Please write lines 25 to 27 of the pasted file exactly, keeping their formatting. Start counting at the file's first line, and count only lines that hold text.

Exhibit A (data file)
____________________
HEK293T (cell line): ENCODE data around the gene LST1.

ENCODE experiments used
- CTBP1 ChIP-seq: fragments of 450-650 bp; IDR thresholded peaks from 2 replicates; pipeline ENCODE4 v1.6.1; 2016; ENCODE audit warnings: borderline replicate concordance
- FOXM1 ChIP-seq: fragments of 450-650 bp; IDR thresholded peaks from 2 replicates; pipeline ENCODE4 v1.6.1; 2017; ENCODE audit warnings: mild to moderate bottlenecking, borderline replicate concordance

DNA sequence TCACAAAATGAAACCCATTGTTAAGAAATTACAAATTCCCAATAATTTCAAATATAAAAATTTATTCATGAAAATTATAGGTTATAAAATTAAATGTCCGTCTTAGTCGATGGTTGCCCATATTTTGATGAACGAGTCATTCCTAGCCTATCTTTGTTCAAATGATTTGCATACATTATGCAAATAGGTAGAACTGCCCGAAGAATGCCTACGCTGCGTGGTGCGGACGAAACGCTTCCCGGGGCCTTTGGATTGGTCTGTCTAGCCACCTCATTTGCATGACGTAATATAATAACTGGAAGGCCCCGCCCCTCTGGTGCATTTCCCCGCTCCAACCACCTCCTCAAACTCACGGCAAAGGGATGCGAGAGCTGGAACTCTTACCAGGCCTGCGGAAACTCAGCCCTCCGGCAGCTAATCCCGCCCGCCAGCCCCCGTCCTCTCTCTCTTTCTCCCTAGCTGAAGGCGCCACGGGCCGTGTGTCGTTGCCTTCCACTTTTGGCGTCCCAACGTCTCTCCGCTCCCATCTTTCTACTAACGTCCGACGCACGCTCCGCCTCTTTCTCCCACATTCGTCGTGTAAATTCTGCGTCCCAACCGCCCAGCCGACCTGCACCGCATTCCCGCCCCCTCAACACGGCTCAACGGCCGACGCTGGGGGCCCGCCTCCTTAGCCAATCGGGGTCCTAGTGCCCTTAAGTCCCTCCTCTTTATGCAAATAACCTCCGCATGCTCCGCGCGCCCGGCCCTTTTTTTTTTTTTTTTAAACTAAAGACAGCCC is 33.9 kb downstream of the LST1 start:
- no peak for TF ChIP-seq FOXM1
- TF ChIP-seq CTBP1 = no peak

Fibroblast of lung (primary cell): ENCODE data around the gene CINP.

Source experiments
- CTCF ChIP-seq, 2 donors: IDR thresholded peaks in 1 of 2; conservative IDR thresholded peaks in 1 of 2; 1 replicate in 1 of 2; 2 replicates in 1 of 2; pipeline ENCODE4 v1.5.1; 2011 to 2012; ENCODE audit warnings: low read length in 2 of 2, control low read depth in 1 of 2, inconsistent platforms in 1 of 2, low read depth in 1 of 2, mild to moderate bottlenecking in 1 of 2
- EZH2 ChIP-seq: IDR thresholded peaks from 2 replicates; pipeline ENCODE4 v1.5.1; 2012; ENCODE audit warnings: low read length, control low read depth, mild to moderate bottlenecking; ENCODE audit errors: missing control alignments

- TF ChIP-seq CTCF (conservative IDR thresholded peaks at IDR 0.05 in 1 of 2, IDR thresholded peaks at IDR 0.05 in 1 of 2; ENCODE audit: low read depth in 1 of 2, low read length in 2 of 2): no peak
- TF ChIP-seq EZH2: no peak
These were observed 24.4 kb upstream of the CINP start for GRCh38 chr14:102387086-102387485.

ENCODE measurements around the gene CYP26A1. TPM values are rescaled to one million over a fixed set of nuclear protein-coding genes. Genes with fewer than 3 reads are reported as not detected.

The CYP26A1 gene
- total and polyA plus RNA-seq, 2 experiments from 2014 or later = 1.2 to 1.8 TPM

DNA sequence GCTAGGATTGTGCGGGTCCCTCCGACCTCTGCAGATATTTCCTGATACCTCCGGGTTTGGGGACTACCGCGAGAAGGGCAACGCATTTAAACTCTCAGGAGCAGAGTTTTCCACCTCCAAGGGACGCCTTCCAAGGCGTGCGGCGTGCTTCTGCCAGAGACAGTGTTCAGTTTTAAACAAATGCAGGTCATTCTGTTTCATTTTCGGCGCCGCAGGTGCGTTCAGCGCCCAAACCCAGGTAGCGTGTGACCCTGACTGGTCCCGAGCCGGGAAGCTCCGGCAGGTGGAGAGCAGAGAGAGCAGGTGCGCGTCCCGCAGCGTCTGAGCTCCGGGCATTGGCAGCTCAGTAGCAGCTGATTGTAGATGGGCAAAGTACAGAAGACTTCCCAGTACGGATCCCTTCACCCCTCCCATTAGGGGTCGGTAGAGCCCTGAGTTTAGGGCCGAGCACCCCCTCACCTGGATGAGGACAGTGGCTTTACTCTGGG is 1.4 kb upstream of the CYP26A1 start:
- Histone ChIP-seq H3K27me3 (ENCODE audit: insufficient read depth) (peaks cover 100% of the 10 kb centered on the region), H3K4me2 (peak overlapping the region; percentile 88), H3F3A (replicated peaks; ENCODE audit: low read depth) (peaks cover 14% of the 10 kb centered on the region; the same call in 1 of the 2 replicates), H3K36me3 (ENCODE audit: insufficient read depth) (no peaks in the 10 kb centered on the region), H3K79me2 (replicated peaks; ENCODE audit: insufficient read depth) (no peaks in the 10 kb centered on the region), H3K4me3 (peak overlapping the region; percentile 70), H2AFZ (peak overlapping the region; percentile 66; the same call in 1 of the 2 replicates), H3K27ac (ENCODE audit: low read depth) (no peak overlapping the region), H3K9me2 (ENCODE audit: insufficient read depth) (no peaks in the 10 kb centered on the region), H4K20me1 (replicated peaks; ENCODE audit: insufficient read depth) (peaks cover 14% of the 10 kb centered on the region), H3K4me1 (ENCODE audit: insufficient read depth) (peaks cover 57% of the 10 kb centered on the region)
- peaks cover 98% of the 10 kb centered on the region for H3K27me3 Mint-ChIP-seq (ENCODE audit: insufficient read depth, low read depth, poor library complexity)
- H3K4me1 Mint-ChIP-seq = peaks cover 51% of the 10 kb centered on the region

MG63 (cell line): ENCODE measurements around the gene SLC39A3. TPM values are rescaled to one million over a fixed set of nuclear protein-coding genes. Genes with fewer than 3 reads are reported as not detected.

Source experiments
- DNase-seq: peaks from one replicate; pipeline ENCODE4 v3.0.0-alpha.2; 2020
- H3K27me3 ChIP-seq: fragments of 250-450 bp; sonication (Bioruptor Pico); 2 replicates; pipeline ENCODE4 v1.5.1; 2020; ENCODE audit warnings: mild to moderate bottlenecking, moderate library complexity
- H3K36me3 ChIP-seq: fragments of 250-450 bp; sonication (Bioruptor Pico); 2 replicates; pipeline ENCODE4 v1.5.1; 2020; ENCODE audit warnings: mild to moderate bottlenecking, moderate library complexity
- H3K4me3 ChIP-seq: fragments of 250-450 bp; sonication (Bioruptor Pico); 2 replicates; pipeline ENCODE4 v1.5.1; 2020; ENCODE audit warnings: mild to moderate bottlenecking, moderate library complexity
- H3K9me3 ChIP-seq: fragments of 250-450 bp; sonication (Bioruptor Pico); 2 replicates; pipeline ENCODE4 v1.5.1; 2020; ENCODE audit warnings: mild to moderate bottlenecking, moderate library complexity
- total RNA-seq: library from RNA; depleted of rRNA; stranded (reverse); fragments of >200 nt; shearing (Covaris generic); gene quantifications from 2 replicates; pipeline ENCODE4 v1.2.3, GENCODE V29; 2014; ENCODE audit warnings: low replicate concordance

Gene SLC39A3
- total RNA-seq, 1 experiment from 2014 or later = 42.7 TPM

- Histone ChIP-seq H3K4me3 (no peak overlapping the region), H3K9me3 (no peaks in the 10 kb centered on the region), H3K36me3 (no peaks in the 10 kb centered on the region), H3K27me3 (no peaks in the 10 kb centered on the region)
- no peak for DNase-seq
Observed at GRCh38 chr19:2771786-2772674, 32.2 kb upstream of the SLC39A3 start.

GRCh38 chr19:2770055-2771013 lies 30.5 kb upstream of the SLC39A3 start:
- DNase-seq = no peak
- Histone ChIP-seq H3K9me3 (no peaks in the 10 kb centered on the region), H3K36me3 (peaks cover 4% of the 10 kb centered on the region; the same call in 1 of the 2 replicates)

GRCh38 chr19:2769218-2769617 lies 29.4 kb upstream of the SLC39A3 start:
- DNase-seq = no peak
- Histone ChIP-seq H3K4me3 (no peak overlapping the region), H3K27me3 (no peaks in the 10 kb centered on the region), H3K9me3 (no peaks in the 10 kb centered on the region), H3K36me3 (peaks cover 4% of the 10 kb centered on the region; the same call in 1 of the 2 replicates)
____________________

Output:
- H3K27me3 ChIP-seq: fragments of 250-450 bp; sonication (Bioruptor Pico); 2 replicates; pipeline ENCODE4 v1.5.1; 2020; ENCODE audit warnings: mild to moderate bottlenecking, moderate library complexity
- H3K36me3 ChIP-seq: fragments of 250-450 bp; sonication (Bioruptor Pico); 2 replicates; pipeline ENCODE4 v1.5.1; 2020; ENCODE audit warnings: mild to moderate bottlenecking, moderate library complexity
- H3K4me3 ChIP-seq: fragments of 250-450 bp; sonication (Bioruptor Pico); 2 replicates; pipeline ENCODE4 v1.5.1; 2020; ENCODE audit warnings: mild to moderate bottlenecking, moderate library complexity